Cashflow forecasts are an essential part of any growing business but also something many business owners overlook. See how to create one cashflow forecast template for your business.
Cashflow forecasts do not need to be complex or take a long time to produce but they need to be as detailed and accurate as you can make it to ensure the data you take from the forecast is relevant.
In this blog post we will talk through the steps to create a forecast and provide an example for you to take away and use but firstly we wish to tackle the question of ‘why would i produce a cashflow forecast.’
Using a cashflow forecast can help you plan for many different scenarios for your business such as:
- Can you afford to recruit a new member of staff?
- Could you expand your product or service line?
- Could you invest in a new piece of machinery?
- Are you at risk of running out of cash?
- Should you consider borrowing?
- Can you extract funds from your business?
None of the above questions can be answered easily or accurately without a detailed cashflow forecast which plans for many different scenarios. Any growing business will have to answer questions about cashflow whether they are a small business with minimal cash reserves or a well funded or VC backed entity.
How to do a cashflow forecast
Below we will detail a step by step guide to producing a cashflow forecast using the template we have created.
Step 1 - Consider your sales forecast
This is possibly one of the most important elements of the cashflow forecast as it will be essential to the accuracy of the forecast and one that can easily be overestimated. Ensure you are realistic with your forecast but also consider the following:
- Review last year's figures and identify any trends which may occur this year.
- Can you upsell to existing clients?
- Can you sell into new markets or territories?
- Ensure sales are recorded inclusive of VAT (if you are registered) and the VAT is accounted for separately as this is a more accurate reflection of the cash movement in your business. (more detail below)
Step 2 - Consider your costs
The next step is to consider the costs of running your business.
Firstly Cost of Sales. If your business produces goods or services that have a direct cost to produce or deliver then you should review this first. This can also be created as a formula which increases or decreases in line with the movement of sales.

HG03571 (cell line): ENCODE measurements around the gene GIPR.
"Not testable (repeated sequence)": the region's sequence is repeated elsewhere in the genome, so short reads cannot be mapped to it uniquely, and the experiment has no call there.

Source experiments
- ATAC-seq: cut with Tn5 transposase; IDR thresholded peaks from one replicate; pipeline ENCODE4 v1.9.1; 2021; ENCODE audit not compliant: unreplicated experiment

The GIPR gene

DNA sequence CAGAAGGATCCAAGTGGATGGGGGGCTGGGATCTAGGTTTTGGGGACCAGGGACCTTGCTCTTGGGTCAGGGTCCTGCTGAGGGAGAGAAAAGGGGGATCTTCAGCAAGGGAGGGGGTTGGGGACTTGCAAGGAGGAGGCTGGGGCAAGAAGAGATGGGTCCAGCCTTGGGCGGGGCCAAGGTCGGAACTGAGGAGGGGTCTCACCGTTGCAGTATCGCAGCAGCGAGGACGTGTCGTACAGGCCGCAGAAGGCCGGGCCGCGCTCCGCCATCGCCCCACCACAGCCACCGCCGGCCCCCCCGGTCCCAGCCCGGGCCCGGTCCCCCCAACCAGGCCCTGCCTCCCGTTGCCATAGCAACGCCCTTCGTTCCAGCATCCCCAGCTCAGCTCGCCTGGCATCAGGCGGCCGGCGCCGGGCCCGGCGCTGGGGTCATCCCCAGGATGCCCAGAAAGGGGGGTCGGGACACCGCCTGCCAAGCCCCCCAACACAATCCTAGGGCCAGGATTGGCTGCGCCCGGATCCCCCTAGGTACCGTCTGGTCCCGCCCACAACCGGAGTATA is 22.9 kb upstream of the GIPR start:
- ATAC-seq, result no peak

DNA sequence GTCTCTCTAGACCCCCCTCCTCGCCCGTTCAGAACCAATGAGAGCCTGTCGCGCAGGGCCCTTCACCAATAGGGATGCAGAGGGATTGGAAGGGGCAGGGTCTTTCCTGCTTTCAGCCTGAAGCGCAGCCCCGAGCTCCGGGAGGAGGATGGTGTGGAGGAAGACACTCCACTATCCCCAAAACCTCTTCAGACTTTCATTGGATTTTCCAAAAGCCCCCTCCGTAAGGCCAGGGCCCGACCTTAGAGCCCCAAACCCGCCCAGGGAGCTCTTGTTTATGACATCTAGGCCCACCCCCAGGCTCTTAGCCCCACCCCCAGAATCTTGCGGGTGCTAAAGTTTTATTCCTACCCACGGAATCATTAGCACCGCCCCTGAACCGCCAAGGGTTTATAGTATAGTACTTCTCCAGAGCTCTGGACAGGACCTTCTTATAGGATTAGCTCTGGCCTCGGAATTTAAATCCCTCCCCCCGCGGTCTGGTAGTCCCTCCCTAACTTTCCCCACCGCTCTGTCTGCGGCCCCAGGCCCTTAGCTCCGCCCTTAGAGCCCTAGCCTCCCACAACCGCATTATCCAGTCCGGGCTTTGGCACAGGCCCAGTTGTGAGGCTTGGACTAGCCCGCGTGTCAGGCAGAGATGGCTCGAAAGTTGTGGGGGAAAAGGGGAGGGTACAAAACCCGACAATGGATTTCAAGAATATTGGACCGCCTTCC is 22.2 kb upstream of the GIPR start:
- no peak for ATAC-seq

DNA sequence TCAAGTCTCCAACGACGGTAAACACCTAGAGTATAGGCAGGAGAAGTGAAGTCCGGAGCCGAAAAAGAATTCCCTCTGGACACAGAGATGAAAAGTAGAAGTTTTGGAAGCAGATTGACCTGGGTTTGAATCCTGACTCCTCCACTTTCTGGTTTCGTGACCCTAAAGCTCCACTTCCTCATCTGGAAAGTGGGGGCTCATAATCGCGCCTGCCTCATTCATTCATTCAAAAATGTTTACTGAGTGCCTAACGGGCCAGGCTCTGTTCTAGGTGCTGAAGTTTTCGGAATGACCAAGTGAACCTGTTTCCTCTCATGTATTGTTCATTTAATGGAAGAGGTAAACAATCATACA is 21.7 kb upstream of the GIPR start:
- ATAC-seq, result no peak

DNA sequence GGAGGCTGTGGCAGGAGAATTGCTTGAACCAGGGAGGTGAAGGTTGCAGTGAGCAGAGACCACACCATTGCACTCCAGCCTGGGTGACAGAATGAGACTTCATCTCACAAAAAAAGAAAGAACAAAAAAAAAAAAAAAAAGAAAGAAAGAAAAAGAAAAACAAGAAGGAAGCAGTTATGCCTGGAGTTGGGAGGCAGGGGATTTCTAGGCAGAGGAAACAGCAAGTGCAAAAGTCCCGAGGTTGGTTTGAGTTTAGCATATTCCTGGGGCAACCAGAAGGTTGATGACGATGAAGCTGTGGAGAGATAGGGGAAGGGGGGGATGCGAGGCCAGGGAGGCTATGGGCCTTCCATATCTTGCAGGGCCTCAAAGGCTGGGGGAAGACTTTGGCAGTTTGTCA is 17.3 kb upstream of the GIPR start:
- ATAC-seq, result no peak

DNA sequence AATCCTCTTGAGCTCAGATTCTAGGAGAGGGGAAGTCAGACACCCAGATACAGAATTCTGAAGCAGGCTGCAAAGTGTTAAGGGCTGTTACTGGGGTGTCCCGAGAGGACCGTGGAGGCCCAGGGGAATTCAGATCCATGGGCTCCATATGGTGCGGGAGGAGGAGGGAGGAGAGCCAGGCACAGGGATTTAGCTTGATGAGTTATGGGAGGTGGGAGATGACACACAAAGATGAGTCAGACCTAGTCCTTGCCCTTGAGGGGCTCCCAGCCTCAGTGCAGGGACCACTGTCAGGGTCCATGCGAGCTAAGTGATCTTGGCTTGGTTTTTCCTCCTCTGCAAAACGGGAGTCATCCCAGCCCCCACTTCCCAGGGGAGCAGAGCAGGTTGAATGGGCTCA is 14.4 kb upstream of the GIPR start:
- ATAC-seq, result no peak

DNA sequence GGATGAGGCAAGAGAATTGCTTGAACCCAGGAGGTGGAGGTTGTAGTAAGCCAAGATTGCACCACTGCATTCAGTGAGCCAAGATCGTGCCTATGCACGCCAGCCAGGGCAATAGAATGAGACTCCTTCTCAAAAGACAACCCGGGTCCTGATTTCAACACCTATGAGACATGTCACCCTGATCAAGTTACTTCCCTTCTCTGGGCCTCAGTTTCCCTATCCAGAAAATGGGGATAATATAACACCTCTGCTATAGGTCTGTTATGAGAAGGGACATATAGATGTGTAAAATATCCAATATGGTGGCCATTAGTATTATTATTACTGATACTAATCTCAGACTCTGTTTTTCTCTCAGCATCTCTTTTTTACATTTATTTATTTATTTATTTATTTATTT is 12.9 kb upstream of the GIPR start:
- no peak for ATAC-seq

Secondly, expenses. Expenses are often referred to as fixed costs as they are not affected by the movement of sales and are largely incurred regardless of how well the business performs with sales. Examples of these would be rent, rates, salaries for indirect labour and accountancy fees. You will need to consider what is affordable here and also what is required in order to run the business.
Step 3 - Consider any capital contributions and adhoc expenditure.
Here we will consider any capital expenditure we make in the business in things such as new machinery or office equipment. The forecast will help you make an informed decision on when to incur this spend.
Step 4 - Consider any tax payments
Depending on the size and structure of your business you will have different tax liabilities at different times. Items to consider here are:
- Monthly national insurance and PAYE due to HMRC from your payroll.
- Quarterly VAT payments due to HMRC.
- Annual corporation tax bill.
- Self assessment tax (if self employed) in both January and July.
Once you have entered all these figures into the forecast your forecast is complete and ready to be used. Ensure you continuously monitor the forecast to ensure it is as accurate as possible.
Download our free cash flow forecast template here.
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About the author
At Nephos we believe that there’s a better way to grow your business. It’s time to bring your accounting into the digital realm, giving you greater control and clarity. The word ‘nephos’ is Greek for cloud, and nephologists study clouds to understand weather patterns. Like nephologists, we focus on the data held within the cloud, looking for patterns and movements that allow us to make the right financial forecasts and predictions. Nephos was built on the principle that technology can, and should, work harder for your business. Compliance is just one side of the coin – we don’t just help our clients to make sure they’re following the rules, we use our knowledge and insights to ensure they’re building for the future.
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